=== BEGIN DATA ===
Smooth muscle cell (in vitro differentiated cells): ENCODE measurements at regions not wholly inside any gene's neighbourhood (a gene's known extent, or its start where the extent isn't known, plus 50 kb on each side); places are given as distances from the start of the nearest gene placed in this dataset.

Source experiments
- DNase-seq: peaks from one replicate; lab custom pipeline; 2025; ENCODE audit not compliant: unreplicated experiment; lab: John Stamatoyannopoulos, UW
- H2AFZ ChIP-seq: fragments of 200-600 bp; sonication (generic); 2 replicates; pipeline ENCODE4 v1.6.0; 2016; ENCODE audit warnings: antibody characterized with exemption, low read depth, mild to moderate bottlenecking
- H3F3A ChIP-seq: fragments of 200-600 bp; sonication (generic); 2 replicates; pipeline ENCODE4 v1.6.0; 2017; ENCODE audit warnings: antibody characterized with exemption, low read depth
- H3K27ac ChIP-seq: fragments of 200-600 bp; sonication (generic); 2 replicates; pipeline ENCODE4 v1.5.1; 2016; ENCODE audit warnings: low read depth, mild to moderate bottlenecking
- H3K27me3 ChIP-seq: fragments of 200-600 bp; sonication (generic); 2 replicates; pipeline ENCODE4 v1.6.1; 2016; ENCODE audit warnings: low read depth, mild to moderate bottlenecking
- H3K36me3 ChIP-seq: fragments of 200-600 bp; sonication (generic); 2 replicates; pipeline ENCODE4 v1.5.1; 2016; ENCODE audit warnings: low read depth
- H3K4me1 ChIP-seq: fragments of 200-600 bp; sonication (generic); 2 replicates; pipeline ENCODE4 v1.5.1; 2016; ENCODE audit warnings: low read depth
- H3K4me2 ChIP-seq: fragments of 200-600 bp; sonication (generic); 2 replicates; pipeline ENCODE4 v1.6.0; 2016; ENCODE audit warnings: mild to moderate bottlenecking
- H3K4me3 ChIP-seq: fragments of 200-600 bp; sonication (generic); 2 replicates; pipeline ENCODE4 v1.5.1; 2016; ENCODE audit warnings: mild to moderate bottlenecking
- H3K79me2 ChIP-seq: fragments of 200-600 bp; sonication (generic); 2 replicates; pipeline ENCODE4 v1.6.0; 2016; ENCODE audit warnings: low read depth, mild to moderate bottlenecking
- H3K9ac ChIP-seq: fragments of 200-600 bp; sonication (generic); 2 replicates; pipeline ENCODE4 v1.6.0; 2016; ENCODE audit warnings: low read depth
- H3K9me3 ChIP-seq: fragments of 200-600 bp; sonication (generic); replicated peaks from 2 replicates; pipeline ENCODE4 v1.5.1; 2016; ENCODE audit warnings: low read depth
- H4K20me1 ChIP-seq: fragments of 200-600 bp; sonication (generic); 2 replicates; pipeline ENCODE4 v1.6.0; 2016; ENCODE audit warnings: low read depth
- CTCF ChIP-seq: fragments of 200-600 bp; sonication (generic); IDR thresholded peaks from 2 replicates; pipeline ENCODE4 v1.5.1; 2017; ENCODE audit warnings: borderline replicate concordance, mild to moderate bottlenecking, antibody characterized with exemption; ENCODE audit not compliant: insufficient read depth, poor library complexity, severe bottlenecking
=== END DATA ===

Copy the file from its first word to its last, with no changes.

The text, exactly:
Smooth muscle cell (in vitro differentiated cells): ENCODE measurements at regions not wholly inside any gene's neighbourhood (a gene's known extent, or its start where the extent isn't known, plus 50 kb on each side); places are given as distances from the start of the nearest gene placed in this dataset.

Source experiments
- DNase-seq: peaks from one replicate; lab custom pipeline; 2025; ENCODE audit not compliant: unreplicated experiment; lab: John Stamatoyannopoulos, UW
- H2AFZ ChIP-seq: fragments of 200-600 bp; sonication (generic); 2 replicates; pipeline ENCODE4 v1.6.0; 2016; ENCODE audit warnings: antibody characterized with exemption, low read depth, mild to moderate bottlenecking
- H3F3A ChIP-seq: fragments of 200-600 bp; sonication (generic); 2 replicates; pipeline ENCODE4 v1.6.0; 2017; ENCODE audit warnings: antibody characterized with exemption, low read depth
- H3K27ac ChIP-seq: fragments of 200-600 bp; sonication (generic); 2 replicates; pipeline ENCODE4 v1.5.1; 2016; ENCODE audit warnings: low read depth, mild to moderate bottlenecking
- H3K27me3 ChIP-seq: fragments of 200-600 bp; sonication (generic); 2 replicates; pipeline ENCODE4 v1.6.1; 2016; ENCODE audit warnings: low read depth, mild to moderate bottlenecking
- H3K36me3 ChIP-seq: fragments of 200-600 bp; sonication (generic); 2 replicates; pipeline ENCODE4 v1.5.1; 2016; ENCODE audit warnings: low read depth
- H3K4me1 ChIP-seq: fragments of 200-600 bp; sonication (generic); 2 replicates; pipeline ENCODE4 v1.5.1; 2016; ENCODE audit warnings: low read depth
- H3K4me2 ChIP-seq: fragments of 200-600 bp; sonication (generic); 2 replicates; pipeline ENCODE4 v1.6.0; 2016; ENCODE audit warnings: mild to moderate bottlenecking
- H3K4me3 ChIP-seq: fragments of 200-600 bp; sonication (generic); 2 replicates; pipeline ENCODE4 v1.5.1; 2016; ENCODE audit warnings: mild to moderate bottlenecking
- H3K79me2 ChIP-seq: fragments of 200-600 bp; sonication (generic); 2 replicates; pipeline ENCODE4 v1.6.0; 2016; ENCODE audit warnings: low read depth, mild to moderate bottlenecking
- H3K9ac ChIP-seq: fragments of 200-600 bp; sonication (generic); 2 replicates; pipeline ENCODE4 v1.6.0; 2016; ENCODE audit warnings: low read depth
- H3K9me3 ChIP-seq: fragments of 200-600 bp; sonication (generic); replicated peaks from 2 replicates; pipeline ENCODE4 v1.5.1; 2016; ENCODE audit warnings: low read depth
- H4K20me1 ChIP-seq: fragments of 200-600 bp; sonication (generic); 2 replicates; pipeline ENCODE4 v1.6.0; 2016; ENCODE audit warnings: low read depth
- CTCF ChIP-seq: fragments of 200-600 bp; sonication (generic); IDR thresholded peaks from 2 replicates; pipeline ENCODE4 v1.5.1; 2017; ENCODE audit warnings: borderline replicate concordance, mild to moderate bottlenecking, antibody characterized with exemption; ENCODE audit not compliant: insufficient read depth, poor library complexity, severe bottlenecking